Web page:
With the prospect of a stormy weekend ahead of me I decided it was the perfect time to delve into three delightfully short books I recently received from Bridget Williams Books. The predicted storm never really materialised but it still provided me with the perfect excuse to read these small gems from the BWB Texts series.
Creeks and Kitchens: A Childhood Memoir by Maurice Gee, ISBN 9781927277430, RRP $14.99
A wonderfully evocative short exploration of Gee’s West Auckland childhood and family, as well as the inspiration behind much of his writing. Being a child of the “Under the Mountain” generation I particularly liked that he talks about where the ideas for Under the Mountain came from, and about children’s books and writing being truthful and hopeful but also containing “hard things”. Creeks and Kitchens also reads as a slice of social history, an elegy to 1930′s and 40′s New Zealand where life was necessarily rooted in the land and the water, and at once shiningly bright and disturbingly dark. The creek and the kitchen.
Paul Callaghan: Luminous Moments, Foreword by Catherine Callaghan, ISBN 9781927277492, RRP $14.99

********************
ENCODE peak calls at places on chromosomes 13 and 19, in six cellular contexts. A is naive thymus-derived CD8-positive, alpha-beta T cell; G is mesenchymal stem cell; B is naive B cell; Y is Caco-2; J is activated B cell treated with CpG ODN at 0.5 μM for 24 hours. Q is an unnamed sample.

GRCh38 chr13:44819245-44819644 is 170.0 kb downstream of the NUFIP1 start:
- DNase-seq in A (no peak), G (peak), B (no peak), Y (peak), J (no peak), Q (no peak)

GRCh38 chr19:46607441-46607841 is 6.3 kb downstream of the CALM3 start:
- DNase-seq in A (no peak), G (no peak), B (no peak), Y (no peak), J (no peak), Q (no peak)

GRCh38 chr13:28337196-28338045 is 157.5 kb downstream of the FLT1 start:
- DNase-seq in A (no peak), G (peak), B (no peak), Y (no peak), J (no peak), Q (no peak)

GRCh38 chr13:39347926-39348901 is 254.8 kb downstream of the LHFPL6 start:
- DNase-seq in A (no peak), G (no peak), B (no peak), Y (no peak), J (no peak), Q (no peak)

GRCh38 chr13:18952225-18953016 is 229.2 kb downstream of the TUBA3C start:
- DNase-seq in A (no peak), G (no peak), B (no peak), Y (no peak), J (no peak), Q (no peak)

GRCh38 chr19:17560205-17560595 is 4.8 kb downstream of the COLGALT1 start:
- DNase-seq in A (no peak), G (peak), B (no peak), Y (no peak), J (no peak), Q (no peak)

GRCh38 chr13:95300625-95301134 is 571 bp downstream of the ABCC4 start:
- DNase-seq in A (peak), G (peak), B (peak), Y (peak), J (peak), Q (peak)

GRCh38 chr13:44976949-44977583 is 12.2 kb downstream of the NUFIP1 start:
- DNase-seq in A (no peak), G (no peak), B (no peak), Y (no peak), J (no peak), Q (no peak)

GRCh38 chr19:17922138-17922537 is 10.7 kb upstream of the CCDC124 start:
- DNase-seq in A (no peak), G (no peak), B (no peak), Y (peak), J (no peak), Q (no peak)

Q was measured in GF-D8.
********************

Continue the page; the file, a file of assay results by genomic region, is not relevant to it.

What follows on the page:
A collection of speeches, essays and interviews with Paul Callaghan, one of New Zealand’s best scientists, who passed away in 2012. His gift was being able to communicate what he knew in a human and truly inspirational way, and Luminous Moments is both genuinely enlightening and personally moving.
But science is not ultimately about the individuals; it’s about the methodology. It’s about the requirement of evidence and consisstency, a process in which the chaff is spearated from the wheat. Through the winnowing process, truth gradually emerges.
Thorndon: Wellington and Home, My Katherine Mansfield Project by Kirsty Gunn, ISBN 9781927277447, RRP $14.99
In 2009 New Zealand (and English and Scottish?) writer Kirsty Gunn returned home to Wellington to be the Randell Cottage New Zealand Writer in Residence in 2009. This text is her project from that experience, a mix of essay, memoir, fiction, history and meditation. It has a wonderful cyclical feeling about it, especially when you consider this “notebook” strongly echo the notebooks of Gunn’s subject, Katherine Mansfield. What better place to explore the nature of “home” and Mansfield’s relationship to it than Wellington? As New Zealanders we often have this extremely complex relationship with our own country and the rest of the world, at one and the same time we want to bring it all closer and push it away. Mansfield’s writing was always about the microcosm vs the macrocosm (she wrote a story called The Doll’s House for goodness sakes), which is what New Zealand does to us, and Gunn delves into similar territory.